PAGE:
Birds arriving most of the year are very often migratory individuals. Due to the proximity of the ponds to the cormorant’s breeding colony, the birds are causing increasing losses to the fishing industry, which is of great importance for their continued operation.

Preventive measures against the harmful effects of the cormorant on fisheries management

A preventive measure in addition to the existing permits for scaring and shooting is the use of ropes and lines on small ponds to prevent cormorants from diving and hunting. Another suggestion is to install large baskets of rods in the fish feeding area, which would act as a refuge for fish, when a flock of cormorants arrives. These measures, however, will not completely eradicate fish damage and involve additional costs for pond managers.

One of the solutions is also to return to the measures used more than 20 years ago, i.e. annual reduction of cormorant nests in the estuary of the Vistula River to Goczałkowice Reservoir. According to ornithologists, such an action is effective if repeated cyclically, but it entails the risk of dispersing the breeding colony and would have to be carried out during the nest-building and egg-laying period. Ornithologists stressed that knocking down nests will not eliminate the problem of cormorant predation on the ponds, but will reduce the pressure of birds during the breeding season, when the birds feed most intensively. Taking such measures must be associated with simultaneous monitoring of the cormorant population in the area, in order to prevent the establishment of new breeding colonies.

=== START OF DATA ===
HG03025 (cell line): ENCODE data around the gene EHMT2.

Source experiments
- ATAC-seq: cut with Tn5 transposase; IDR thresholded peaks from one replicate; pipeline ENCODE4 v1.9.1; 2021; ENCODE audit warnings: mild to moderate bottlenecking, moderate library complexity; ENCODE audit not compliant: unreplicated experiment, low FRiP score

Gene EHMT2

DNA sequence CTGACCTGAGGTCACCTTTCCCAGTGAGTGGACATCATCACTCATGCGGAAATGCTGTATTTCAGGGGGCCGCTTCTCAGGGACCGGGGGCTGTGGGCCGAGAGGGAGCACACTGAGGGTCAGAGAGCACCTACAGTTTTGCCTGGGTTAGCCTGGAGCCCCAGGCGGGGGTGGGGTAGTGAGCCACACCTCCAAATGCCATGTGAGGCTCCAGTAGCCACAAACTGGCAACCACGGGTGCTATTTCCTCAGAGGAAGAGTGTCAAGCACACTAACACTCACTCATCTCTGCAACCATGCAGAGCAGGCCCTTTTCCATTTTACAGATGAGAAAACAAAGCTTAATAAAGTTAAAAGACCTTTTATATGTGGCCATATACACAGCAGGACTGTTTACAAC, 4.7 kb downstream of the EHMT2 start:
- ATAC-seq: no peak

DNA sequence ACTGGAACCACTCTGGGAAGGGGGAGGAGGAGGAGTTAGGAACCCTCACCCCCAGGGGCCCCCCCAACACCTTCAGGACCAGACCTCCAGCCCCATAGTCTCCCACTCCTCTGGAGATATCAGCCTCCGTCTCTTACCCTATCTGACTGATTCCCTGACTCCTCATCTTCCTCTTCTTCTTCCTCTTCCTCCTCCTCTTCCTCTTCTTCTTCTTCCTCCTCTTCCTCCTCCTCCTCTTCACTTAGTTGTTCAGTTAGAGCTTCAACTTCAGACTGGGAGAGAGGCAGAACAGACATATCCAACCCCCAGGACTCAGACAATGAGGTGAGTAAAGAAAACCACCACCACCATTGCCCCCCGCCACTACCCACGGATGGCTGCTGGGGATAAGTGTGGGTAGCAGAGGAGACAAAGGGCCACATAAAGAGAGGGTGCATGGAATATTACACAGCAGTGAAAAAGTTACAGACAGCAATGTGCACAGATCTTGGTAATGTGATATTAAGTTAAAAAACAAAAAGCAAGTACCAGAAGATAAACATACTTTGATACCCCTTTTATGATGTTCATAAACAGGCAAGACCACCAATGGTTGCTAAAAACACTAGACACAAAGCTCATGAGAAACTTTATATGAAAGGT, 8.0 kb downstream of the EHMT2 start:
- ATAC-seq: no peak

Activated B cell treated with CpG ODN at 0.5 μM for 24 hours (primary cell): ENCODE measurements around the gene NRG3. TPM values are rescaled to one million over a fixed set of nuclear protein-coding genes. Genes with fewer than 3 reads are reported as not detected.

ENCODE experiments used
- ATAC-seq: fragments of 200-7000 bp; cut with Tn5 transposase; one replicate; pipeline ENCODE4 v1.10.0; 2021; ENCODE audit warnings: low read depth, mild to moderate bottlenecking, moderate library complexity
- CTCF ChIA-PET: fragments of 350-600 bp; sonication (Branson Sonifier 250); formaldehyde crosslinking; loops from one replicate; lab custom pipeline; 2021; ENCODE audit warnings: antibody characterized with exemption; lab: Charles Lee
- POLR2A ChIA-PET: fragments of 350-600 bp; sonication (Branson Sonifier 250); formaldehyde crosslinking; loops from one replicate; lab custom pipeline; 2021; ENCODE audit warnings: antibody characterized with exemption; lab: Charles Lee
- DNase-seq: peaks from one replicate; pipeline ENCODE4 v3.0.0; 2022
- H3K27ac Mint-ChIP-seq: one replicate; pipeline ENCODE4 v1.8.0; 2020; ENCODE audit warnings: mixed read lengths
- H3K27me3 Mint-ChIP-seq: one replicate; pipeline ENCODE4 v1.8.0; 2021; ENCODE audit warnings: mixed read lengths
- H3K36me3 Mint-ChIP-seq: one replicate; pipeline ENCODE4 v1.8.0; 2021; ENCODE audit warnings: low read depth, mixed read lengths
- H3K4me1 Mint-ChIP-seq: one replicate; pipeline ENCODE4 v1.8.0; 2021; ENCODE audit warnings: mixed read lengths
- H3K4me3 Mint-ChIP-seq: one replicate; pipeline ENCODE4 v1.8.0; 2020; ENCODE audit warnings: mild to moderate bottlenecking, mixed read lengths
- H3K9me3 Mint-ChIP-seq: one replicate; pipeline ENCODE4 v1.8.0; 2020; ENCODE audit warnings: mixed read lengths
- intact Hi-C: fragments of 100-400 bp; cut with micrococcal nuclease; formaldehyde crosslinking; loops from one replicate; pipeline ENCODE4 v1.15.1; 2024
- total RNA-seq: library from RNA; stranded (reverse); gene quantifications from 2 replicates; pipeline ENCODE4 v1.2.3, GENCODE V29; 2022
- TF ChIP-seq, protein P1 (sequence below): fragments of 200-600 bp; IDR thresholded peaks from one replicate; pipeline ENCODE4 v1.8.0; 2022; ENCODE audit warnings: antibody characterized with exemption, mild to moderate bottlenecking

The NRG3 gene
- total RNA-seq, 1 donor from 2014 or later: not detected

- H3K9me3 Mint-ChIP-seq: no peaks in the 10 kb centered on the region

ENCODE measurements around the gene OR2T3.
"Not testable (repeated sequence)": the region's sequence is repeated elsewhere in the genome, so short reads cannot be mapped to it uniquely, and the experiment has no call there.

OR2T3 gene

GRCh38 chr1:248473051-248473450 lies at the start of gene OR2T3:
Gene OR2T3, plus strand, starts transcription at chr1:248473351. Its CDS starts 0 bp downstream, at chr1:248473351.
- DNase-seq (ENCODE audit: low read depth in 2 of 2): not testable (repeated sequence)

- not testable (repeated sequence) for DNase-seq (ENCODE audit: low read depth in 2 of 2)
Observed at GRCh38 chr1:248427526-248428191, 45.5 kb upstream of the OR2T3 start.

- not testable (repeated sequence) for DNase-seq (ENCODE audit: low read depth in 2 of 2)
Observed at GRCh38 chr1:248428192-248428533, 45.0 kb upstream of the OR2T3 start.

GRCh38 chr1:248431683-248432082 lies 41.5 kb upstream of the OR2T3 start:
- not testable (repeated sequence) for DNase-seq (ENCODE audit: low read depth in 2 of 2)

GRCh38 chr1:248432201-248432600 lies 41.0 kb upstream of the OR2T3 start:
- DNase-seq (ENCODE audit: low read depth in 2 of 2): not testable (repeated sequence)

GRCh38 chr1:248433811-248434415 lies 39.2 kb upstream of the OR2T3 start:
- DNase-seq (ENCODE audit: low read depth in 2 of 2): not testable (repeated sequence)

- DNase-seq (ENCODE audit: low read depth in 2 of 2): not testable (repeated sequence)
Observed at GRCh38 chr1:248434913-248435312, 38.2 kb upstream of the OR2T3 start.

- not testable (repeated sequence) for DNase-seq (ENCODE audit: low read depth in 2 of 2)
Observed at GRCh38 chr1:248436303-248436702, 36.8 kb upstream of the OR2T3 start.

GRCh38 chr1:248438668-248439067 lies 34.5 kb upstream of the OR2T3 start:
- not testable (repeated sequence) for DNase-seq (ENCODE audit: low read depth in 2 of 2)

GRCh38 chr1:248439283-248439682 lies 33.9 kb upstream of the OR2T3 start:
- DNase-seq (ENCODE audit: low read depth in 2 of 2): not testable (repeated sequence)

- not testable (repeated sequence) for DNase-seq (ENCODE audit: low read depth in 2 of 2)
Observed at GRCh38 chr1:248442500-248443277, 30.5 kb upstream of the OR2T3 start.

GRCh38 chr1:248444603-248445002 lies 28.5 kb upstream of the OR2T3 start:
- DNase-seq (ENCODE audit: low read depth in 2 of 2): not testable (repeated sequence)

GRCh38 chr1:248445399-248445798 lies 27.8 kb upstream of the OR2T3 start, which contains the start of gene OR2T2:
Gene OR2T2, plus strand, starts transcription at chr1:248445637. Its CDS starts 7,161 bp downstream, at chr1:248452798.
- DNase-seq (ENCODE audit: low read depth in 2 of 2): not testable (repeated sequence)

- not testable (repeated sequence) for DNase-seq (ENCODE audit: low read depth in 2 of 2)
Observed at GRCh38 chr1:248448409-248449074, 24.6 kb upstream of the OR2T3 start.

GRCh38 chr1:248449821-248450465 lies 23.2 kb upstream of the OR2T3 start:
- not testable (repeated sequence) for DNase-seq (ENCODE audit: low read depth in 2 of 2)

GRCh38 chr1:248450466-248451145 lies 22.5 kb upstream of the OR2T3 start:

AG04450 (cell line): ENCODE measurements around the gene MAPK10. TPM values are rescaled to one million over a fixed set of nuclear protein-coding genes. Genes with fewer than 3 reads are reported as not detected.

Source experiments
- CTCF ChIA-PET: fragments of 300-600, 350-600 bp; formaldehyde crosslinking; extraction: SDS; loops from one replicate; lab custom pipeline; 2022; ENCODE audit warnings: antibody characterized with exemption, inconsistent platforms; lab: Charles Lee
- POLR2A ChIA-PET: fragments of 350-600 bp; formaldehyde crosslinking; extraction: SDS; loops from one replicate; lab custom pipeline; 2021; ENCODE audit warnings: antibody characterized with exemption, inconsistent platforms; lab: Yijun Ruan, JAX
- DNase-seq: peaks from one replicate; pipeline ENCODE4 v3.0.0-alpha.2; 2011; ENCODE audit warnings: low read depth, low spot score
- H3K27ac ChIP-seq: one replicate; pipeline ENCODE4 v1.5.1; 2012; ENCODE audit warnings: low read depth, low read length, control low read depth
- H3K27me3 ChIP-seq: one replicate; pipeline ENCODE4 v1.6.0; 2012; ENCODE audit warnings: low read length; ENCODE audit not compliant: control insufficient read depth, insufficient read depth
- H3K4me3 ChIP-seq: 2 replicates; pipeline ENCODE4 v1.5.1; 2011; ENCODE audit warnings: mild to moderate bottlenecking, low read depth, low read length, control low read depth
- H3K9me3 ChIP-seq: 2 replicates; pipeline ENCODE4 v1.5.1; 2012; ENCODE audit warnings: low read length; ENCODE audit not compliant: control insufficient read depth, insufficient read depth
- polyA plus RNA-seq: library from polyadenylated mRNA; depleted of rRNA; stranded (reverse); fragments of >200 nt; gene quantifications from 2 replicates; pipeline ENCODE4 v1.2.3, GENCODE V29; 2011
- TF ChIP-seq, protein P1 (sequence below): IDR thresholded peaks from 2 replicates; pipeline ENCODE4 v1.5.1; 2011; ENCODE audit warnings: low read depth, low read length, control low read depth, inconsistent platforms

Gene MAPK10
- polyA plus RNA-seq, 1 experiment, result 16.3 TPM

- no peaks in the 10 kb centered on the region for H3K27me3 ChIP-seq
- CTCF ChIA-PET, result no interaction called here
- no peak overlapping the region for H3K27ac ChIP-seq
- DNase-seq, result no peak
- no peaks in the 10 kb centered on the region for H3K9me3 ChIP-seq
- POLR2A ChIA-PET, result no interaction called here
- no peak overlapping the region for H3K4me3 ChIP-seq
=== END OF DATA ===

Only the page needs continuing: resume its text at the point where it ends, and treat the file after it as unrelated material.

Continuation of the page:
The presented solutions have been accepted by pond managers and, although they will not completely eliminate their problems, they can, at least in part, reduce breeding losses and reduce the financial outlay associated with organizing bird strikes and shooting, which is important from the point of view of both other birds and the pond activity itself, which determines the maintenance of habitat for the valuable avifauna of the area.

Cormorant population management strategy

According to the LIFE.VISTULA.PL project team, limiting the number of cormorant nests on Goczałkowicki Reservoir may reduce the number of birds visiting ponds 10 km away from the breeding colony and reduce the frequency of direct activities on the ponds related to frightening and shooting, where birds that are objects of protection in the Upper Vistula Valley PLB240001 Natura 2000 area nest and feed.

The organized meeting partially fulfills the provisions of the “Strategy for the Management of the Cormorant Population in Poland” (Bzoma Sz., 2011, Warsaw, SGGW), indicating that the best chances for success in managing the cormorant population are actions at the local level, supported by an in-depth knowledge of the problem at this scale. It is hoped that the meeting will initiate a process of dialogue to create a regional cormorant population management plan for the part of southern Poland where the greatest accumulation of ponds is located.

Skip to content